Networking Etiquette – Part 2

Last week, we talked about three important rules for interacting socially at business events. But what about when you’re ready to get the job done – that is, exchanging information, talking about your brand and bringing home the ROI for the reputation you earned by engaging properly and being on your best behavior? You may be handing out resumes, key chains or info packets, but no matter what – you’ve got a job to do. Here’s how to pass along your info without being pushy or unprofessional:

4. Make concrete plans. If you speak to someone who might make a perfect pairing for you or your company, don’t just say you’ll be in touch. Tell them that you’ll send an e-mail that evening or call their office on Monday – and then actually do it. Setting and meeting concrete goals is an often-overlooked, easy way to establish yourself as a trustworthy individual who would be good to work with. When reaching out, be sure to reference where and when you met that person, as well as something you spoke about. It may also be a good idea to connect through LinkedIn or Facebook, where your personal image or company logo will accompany your message, making it simple for them to remember you from a crowd of new names and faces at your networking event. And …

5. Always be prepared. The worst thing that can possibly happen is to be asked for your business card or promotional materials and not have anything on hand. No, it won’t simply due to rattle off your company’s website and hope that they remember; it’s not even good enough to exchange e-mail addresses or digits. A physical reminder of your meeting is an important part of carving your niche. So even if you’re just running down the ice machine, you might want to have a card or brochure in your pocket. Similarly …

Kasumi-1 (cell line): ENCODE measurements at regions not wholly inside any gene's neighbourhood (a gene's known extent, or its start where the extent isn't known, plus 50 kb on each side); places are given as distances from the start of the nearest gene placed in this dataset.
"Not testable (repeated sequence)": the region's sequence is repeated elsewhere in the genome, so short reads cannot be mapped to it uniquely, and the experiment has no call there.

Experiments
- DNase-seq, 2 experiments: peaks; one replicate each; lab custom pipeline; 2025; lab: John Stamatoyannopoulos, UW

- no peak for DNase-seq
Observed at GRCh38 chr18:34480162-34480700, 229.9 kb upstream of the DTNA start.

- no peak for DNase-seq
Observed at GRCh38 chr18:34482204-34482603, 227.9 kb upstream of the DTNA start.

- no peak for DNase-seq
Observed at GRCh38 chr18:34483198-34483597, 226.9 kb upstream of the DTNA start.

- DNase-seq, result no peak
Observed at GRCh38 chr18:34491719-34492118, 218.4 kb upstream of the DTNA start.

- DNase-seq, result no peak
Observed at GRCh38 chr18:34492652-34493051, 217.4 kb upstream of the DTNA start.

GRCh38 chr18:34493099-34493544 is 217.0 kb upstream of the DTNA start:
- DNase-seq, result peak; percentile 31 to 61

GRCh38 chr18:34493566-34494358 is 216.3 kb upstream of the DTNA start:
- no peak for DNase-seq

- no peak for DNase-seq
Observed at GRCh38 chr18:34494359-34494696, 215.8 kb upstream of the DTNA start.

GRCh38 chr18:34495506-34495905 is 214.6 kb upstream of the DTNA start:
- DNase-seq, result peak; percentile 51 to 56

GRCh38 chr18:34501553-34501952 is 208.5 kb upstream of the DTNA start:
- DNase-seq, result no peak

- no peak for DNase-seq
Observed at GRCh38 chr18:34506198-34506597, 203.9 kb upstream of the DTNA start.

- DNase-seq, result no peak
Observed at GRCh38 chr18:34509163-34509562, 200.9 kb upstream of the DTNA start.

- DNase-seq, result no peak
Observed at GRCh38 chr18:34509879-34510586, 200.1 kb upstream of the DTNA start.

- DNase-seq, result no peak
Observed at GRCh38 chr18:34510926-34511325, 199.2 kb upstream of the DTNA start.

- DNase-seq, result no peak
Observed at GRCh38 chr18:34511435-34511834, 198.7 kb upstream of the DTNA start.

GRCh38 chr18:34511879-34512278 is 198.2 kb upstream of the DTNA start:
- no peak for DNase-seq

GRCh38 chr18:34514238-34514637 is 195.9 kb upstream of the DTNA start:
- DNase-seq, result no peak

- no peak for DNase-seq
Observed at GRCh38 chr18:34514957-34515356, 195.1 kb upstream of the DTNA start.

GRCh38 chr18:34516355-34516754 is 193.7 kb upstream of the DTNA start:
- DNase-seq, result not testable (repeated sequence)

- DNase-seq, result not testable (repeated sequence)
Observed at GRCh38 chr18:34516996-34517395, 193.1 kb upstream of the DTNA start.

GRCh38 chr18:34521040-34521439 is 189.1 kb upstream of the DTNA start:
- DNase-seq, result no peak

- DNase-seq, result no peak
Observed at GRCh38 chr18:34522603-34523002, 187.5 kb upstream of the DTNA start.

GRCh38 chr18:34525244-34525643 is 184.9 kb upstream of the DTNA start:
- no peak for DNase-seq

6. Know your key messages by heart. Yes, you need to have a few sound bites memorized about your position as well as the business at large. These can be short phrases or even fun facts; just be genuine when delivering them so that they don’t make you seem corny or insincere. Polish up that elevator speech so that you can explain what you do in a concise and interesting way. You will be asked questions about your company – and even if you answer four correctly, your audience is more likely to remember the fifth that you didn’t know. Brush up on your company’s history and timeline, as well as the background of any key players, past and present. Know your numbers and, most importantly, understand your aims and objectives so that you can accurately convey them to people who may be able to help you achieve them.

Know any other tips and tricks we should share? Leave a comment or Contact Us.

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